A homeless man lay on railroad tracks in the snow


I listen to Jim Fielder tell of the homeless man in Harford County - yes, there really are homeless people in Harford; their presence finally will be acknowledged with the opening of a cold-weather shelter next month, just in time for spring - and I keep thinking of what our world looked like Sunday morning, about 4 o'clock. I had risen with the foolish optimism of making a trip to Virginia, but the snow was a foot at my door by then, the wind hurling it horizontally against windows. I think of that - one of the 20 biggest snowfalls in Maryland history, hurling wind, temperatures in the 20s - when Jim Fielder tells of the homeless man who spent the night in it.

You have to keep that in mind because, where the story begins, with Fielder finding the man about 10 a.m., the snow had stopped, and the sun had come out, the temperature had risen to 31 degrees, and the world was beautiful and white - pretty enough for a picture. Fielder picked up his camera and walked down the driveway, away from his house.

The house is in Belcamp, off U.S. 40. To get home, Fielder, who serves the state of Maryland as secretary of licensing and regulation, must cross CSX railroad tracks. He stood at the base of the driveway and looked up at his house to take a picture of it in 18 inches of fresh snow. Then he looked down the railroad tracks, lightly wooded on both sides, parallel to U.S. 40. Freight cars run up and down those tracks all the time, including the "Juice Train" that carries Tropicana products - a magic streak of Florida through the Mid-Atlantic winter.

As he raised his camera to take a shot, Fielder noticed something strange on the snow on the tracks - a dark lump of some kind, looking as if it had fallen there. The lump was about 100 yards to the west. Fielder walked toward it.

Too big to be a dog or deer, he thought.

Fielder trudged through the snow and soon recognized the dark lump as a human being, a man.

The man lay on his right side, perfectly still.

The man wore thick glasses. No hat, no gloves. His jacket was a brown windbreaker. He wore dark pants, gray socks and sneakers. Fielder remembered seeing the man at least once before - back in the fall - and the man was walking near Fielder's driveway, carrying Klein's supermarket bags. Fielder said hello to the man and wondered how, in this suburban area near the Bush River, someone could get by - go to work, go shopping - without a car.

Now this man lay in the snow, apparently having spent the night under the nearby Route 543 overpass.

"Are you all right?" Fielder called to him.

"No, I'm not," the man said, his face against the snow.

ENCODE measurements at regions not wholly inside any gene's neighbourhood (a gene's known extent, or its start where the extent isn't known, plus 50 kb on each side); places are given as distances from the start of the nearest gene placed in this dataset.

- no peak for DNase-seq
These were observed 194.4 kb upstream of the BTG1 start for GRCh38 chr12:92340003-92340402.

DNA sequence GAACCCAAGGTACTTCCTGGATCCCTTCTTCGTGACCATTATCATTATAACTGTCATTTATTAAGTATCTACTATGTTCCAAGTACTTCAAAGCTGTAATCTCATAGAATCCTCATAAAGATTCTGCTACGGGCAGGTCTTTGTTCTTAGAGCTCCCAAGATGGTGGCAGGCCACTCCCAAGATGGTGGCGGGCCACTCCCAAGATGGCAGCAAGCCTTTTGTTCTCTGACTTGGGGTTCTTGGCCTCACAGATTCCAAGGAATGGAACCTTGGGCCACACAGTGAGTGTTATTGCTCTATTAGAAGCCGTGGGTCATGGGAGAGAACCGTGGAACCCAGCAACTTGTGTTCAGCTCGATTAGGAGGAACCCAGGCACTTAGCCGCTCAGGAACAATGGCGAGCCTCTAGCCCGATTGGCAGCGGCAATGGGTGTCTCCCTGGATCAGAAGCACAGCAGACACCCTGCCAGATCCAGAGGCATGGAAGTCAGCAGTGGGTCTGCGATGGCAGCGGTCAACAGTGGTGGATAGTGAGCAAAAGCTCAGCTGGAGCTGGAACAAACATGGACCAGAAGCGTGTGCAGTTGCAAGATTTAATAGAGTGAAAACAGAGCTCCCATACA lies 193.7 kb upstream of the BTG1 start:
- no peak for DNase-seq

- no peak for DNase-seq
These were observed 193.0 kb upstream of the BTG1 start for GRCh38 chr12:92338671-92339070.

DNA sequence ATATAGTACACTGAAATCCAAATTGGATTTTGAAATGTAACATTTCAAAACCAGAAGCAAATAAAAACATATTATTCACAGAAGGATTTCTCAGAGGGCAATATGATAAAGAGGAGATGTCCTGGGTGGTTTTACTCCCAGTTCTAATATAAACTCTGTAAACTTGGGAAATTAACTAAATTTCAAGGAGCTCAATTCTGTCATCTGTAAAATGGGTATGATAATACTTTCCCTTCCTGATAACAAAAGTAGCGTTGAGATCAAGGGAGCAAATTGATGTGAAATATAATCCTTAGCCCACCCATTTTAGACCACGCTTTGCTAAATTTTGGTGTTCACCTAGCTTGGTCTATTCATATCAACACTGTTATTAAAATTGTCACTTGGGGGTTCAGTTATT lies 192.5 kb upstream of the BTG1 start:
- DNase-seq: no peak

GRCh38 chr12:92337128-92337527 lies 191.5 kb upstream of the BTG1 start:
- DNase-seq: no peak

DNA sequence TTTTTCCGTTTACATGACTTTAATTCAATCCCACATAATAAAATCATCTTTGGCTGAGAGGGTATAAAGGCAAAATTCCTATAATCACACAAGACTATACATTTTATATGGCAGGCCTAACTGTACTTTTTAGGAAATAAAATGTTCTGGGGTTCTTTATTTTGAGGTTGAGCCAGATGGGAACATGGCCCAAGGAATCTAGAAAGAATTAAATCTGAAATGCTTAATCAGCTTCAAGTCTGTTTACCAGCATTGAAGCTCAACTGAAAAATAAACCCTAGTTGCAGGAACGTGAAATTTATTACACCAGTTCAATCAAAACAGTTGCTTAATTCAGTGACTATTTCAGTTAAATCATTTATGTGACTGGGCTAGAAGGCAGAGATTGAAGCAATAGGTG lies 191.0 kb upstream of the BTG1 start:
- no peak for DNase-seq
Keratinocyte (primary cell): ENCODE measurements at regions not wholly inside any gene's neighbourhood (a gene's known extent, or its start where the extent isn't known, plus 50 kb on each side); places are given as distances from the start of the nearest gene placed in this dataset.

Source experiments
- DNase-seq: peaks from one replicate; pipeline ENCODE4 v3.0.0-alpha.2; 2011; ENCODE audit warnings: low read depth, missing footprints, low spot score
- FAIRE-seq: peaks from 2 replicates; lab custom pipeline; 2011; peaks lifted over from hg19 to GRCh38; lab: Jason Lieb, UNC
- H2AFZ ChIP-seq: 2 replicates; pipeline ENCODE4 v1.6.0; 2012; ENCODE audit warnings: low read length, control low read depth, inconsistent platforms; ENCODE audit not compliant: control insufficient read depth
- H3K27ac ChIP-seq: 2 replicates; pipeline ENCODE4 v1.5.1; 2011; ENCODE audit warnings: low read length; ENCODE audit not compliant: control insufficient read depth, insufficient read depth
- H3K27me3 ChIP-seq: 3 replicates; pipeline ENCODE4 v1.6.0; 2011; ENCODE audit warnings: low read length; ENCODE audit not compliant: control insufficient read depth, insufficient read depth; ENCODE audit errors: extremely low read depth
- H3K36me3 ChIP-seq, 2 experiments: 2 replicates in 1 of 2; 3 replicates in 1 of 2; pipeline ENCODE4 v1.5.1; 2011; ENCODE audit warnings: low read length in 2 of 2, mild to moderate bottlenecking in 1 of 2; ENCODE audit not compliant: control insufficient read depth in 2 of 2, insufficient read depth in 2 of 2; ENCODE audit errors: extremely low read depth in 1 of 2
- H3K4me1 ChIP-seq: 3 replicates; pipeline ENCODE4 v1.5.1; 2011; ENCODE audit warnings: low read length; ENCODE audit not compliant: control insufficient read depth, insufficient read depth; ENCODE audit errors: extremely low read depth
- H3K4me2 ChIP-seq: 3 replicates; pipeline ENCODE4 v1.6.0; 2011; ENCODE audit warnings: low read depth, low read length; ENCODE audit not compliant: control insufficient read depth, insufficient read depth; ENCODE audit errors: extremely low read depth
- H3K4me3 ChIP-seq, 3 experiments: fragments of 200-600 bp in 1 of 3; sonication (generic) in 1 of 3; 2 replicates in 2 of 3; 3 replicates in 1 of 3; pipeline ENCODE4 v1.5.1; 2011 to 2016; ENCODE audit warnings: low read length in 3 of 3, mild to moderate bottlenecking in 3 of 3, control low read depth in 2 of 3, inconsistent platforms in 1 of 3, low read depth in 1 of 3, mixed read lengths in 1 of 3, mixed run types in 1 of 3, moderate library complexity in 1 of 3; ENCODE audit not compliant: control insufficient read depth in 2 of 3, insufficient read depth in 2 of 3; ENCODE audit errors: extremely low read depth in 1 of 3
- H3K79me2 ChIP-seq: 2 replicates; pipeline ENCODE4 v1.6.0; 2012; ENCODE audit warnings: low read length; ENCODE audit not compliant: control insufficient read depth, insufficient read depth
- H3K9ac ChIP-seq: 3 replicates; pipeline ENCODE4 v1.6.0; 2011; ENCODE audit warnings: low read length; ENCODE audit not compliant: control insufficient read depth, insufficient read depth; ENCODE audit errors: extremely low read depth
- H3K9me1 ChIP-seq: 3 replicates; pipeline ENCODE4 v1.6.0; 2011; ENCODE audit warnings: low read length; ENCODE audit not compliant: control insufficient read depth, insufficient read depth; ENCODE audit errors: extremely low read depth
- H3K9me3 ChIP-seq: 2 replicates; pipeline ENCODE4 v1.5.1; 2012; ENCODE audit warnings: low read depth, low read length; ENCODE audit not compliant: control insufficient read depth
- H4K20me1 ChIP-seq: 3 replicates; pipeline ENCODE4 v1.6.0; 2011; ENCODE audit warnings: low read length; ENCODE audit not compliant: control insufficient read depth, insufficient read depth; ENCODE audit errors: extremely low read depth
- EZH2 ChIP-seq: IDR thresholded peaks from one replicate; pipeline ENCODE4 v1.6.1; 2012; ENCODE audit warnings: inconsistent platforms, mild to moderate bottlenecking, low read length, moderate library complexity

"What happened?" Fielder asked.

"I can't move," the man said. "I can't feel my feet. ... Thank God, you're here." Fielder helped the man sit up. The man was shivering violently. His hands were wet and cold. Fielder gave the man what he had - his down vest and hooded sweat shirt. He pulled off his gloves and pulled them over the man's hands, then he squeezed the man's hands into a fist.

Fielder looked around for a moment. He could see the man's footprints - shuffling baby steps - leading up to the tracks from under the bridge. He had apparently spent the night there.

Fielder, who had stripped to his T-shirt, walked back to his house, excited and shaken by what he had found. He told his wife, Pat, to call 911. "There's a guy on the railroad tracks," he said. Fielder picked up his cell phone and dialed a number he'd stored for the CSX dispatcher. The dispatcher contacted an engineer to halt train traffic.

Now Fielder gathered a heavy, gray-and-green mover's blanket and a canvas tarp he thought he might need to slide the man across the snow. But Harford County deputies responded within minutes, and two of them met Fielder on his driveway. They waited there for paramedics from the Abingdon Fire Department. They all walked through the snow, back to the man on the tracks.

The man said his name was Charles. He gave his date of birth, which established his age as 36. The paramedics examined the man's feet and hands, and they checked his vital signs.

One of them asked Charles where he was from.

"Under the bridge," he said.

At another point, Fielder heard him say, "I have money in the bank, but I haven't found a good place to rent."

He also told the paramedics that he took medication for schizophrenia.

Fielder again heard Charles say, "Thank God, you're here."

The paramedics and deputies lifted Charles onto a stretcher and carried him down the tracks, through the snow, onto a stretcher with wheels, then into an ambulance. The paramedics took Charles to Upper Chesapeake Medical Center in Bel Air, where he was treated for hypothermia. Fielder has been checking on him by phone, and Charles, who told the hospital he has no family, appears to be recovering from his night in the storm.

In his reflections on this experience, Fielder had a lot of thoughts - the reality that Charles was completely helpless and depended on him for survival; the "system failure" represented by a man with mental illness being found (or lost) in such an isolated area during a storm; and the nostalgic remembrance of a time on the Fielder family farms, where strangers like Charles were taken in, put to work, fed and cared for.

And there was irony: Next month, Harford County will at long last open an emergency shelter, ending seven years of debate and protest in the only county in the Baltimore region that had refused to provide a permanent shelter for the homeless. The new shelter will operate each year from late October through March, in the Riverside Business Park - about a half-mile from where Jim Fielder found Charles in the snow.


Copyright © 2019, The Baltimore Sun, a Baltimore Sun Media Group publication | Place an Ad